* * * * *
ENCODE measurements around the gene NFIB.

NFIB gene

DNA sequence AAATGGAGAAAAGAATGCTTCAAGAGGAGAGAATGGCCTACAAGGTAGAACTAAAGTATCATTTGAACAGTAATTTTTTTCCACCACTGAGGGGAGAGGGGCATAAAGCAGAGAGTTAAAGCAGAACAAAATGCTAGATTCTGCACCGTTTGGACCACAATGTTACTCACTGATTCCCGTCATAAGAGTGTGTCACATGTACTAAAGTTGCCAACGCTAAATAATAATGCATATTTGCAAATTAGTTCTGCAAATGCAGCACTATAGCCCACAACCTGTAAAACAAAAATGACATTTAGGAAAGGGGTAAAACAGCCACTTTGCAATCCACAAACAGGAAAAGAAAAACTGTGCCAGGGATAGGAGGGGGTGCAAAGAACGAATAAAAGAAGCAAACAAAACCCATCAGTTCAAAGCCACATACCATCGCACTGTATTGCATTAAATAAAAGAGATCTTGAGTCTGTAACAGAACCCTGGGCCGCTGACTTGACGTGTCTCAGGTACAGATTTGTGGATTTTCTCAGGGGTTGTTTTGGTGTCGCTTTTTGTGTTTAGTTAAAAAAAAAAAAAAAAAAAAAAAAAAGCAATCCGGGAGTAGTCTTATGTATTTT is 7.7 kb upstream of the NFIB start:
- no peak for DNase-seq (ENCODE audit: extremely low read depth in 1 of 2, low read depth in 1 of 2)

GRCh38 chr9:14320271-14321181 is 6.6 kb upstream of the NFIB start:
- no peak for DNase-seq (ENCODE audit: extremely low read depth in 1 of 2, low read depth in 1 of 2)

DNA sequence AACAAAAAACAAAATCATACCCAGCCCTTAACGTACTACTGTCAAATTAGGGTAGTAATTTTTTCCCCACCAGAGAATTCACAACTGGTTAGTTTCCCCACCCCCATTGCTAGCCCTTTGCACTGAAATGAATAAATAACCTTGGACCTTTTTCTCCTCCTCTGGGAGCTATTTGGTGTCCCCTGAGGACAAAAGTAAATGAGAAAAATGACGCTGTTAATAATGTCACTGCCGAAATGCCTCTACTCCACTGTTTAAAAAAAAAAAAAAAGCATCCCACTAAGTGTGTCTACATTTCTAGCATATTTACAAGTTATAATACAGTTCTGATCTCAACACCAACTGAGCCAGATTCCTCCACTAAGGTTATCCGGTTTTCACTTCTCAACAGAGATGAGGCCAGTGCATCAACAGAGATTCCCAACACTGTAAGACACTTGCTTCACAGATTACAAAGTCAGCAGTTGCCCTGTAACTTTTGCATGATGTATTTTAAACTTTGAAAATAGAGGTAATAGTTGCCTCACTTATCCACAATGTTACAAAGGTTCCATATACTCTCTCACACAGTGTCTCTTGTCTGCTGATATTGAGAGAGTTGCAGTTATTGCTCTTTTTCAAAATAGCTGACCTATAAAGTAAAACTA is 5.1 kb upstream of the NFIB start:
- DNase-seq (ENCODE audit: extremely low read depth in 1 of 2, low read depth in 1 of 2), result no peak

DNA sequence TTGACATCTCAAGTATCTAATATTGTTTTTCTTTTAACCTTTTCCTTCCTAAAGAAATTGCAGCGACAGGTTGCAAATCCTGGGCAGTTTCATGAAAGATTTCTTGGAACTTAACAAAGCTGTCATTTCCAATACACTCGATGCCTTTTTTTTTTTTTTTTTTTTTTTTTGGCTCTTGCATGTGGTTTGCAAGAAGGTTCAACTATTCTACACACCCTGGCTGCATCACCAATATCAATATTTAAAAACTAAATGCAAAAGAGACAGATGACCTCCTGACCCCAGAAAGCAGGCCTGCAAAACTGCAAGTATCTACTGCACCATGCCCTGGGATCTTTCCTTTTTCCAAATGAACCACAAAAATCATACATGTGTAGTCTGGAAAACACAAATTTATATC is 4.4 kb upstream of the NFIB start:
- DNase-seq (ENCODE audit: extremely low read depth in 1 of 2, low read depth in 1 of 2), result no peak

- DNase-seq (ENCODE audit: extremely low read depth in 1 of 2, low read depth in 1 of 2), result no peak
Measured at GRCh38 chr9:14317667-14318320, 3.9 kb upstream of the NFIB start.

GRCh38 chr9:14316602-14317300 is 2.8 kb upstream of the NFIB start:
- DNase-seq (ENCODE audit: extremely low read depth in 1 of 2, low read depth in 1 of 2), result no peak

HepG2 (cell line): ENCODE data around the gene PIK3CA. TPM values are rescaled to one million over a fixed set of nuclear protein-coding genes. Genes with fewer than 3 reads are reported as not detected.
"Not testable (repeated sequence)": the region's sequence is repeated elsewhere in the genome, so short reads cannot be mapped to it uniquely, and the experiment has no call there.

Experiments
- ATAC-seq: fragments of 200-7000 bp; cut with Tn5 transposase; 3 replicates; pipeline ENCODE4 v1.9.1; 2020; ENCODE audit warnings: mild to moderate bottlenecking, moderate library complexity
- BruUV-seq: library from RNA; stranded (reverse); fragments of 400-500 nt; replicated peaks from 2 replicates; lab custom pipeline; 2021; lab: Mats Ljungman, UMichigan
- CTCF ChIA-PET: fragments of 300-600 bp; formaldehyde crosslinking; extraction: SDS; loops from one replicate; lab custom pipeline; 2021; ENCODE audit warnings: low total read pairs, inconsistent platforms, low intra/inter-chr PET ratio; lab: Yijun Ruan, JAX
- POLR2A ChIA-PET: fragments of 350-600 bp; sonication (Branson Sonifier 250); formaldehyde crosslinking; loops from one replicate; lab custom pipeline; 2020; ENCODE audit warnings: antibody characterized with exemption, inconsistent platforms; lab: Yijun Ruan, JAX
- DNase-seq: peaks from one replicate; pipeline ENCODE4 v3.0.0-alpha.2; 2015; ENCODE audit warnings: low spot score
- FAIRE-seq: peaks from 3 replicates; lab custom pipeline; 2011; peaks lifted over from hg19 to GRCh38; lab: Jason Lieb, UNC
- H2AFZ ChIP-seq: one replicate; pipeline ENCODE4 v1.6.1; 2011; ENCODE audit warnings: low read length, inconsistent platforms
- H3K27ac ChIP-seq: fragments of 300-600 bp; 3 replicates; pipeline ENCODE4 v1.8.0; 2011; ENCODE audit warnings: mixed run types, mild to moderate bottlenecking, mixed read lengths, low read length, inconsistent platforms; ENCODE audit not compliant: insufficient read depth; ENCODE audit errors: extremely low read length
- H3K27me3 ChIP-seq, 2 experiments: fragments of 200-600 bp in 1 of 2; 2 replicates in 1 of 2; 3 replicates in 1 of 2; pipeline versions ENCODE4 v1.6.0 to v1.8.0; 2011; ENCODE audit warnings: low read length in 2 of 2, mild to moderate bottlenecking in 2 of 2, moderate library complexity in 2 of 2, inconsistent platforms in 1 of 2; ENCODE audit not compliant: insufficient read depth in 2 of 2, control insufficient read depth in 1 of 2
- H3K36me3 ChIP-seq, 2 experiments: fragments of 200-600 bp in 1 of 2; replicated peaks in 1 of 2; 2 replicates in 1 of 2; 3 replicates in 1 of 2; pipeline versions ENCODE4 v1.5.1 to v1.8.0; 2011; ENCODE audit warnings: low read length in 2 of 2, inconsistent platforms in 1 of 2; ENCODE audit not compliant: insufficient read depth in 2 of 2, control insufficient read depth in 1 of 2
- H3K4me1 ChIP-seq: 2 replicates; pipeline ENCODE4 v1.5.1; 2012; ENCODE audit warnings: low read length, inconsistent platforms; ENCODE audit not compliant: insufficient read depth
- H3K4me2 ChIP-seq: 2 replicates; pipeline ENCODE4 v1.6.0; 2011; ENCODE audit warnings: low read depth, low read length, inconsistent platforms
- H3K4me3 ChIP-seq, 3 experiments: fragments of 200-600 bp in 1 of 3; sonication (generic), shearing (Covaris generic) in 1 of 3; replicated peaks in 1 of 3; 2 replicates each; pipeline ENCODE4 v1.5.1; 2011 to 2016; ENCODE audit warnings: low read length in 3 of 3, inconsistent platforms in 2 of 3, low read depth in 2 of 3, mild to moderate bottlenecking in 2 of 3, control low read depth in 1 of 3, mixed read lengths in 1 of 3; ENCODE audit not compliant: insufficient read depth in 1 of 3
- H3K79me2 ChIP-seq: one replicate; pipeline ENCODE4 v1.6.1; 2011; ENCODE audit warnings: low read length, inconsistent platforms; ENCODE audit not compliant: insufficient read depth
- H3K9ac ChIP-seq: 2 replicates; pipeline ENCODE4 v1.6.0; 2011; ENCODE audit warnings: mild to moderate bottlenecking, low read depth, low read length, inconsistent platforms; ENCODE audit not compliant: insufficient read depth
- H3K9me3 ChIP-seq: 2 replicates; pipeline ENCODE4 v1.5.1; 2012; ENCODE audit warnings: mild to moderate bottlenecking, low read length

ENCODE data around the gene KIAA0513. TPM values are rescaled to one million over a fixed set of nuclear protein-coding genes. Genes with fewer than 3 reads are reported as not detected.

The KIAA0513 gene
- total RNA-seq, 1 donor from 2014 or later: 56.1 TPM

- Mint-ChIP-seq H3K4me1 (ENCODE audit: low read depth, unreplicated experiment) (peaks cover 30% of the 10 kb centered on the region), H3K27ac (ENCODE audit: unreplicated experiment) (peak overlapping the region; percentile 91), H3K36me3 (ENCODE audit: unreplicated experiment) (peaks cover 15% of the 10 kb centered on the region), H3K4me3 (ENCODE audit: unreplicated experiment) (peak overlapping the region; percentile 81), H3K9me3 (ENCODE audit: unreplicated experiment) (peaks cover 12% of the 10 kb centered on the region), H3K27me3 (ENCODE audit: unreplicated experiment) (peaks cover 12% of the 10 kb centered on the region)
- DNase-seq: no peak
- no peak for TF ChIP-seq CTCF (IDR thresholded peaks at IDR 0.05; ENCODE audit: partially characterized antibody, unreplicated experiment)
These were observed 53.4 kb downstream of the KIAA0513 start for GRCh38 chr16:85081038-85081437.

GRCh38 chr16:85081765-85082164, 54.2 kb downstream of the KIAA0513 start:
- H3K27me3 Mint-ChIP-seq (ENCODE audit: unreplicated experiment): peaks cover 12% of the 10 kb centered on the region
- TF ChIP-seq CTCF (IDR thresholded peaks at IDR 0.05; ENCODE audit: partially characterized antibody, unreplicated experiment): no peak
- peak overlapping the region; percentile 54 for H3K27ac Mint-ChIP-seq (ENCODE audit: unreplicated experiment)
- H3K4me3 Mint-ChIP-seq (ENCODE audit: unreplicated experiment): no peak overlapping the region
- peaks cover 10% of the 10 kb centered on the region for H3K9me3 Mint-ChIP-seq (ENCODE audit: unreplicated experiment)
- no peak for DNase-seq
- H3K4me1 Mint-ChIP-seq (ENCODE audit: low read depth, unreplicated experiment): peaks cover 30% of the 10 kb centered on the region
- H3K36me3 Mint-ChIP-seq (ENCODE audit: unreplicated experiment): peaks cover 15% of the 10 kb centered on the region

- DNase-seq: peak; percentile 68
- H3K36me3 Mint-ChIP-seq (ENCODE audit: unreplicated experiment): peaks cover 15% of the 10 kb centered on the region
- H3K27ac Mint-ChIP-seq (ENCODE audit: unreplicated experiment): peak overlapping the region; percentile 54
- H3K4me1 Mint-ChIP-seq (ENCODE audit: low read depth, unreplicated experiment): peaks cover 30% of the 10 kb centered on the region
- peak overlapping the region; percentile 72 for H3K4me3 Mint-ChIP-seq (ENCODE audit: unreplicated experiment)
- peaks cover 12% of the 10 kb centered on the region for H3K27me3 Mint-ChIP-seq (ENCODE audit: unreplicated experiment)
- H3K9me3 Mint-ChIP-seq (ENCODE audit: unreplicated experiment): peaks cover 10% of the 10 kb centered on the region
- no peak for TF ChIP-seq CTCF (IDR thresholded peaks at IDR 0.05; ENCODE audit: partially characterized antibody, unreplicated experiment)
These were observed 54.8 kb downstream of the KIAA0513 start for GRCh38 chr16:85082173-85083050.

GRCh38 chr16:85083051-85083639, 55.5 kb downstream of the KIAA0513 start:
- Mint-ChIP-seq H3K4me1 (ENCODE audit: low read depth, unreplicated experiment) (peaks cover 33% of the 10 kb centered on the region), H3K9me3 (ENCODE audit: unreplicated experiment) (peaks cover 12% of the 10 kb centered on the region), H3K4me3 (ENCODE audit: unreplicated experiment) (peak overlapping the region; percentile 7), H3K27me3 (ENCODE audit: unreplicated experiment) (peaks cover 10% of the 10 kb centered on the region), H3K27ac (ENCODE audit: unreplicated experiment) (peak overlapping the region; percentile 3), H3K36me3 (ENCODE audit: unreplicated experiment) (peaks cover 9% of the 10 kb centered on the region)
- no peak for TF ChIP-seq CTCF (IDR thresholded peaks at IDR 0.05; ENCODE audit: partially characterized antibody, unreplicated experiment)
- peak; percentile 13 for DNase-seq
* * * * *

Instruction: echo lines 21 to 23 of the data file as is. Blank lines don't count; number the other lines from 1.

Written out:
- POLR2A ChIA-PET: fragments of 350-600 bp; sonication (Branson Sonifier 250); formaldehyde crosslinking; loops from one replicate; lab custom pipeline; 2020; ENCODE audit warnings: antibody characterized with exemption, inconsistent platforms; lab: Yijun Ruan, JAX
- DNase-seq: peaks from one replicate; pipeline ENCODE4 v3.0.0-alpha.2; 2015; ENCODE audit warnings: low spot score
- FAIRE-seq: peaks from 3 replicates; lab custom pipeline; 2011; peaks lifted over from hg19 to GRCh38; lab: Jason Lieb, UNC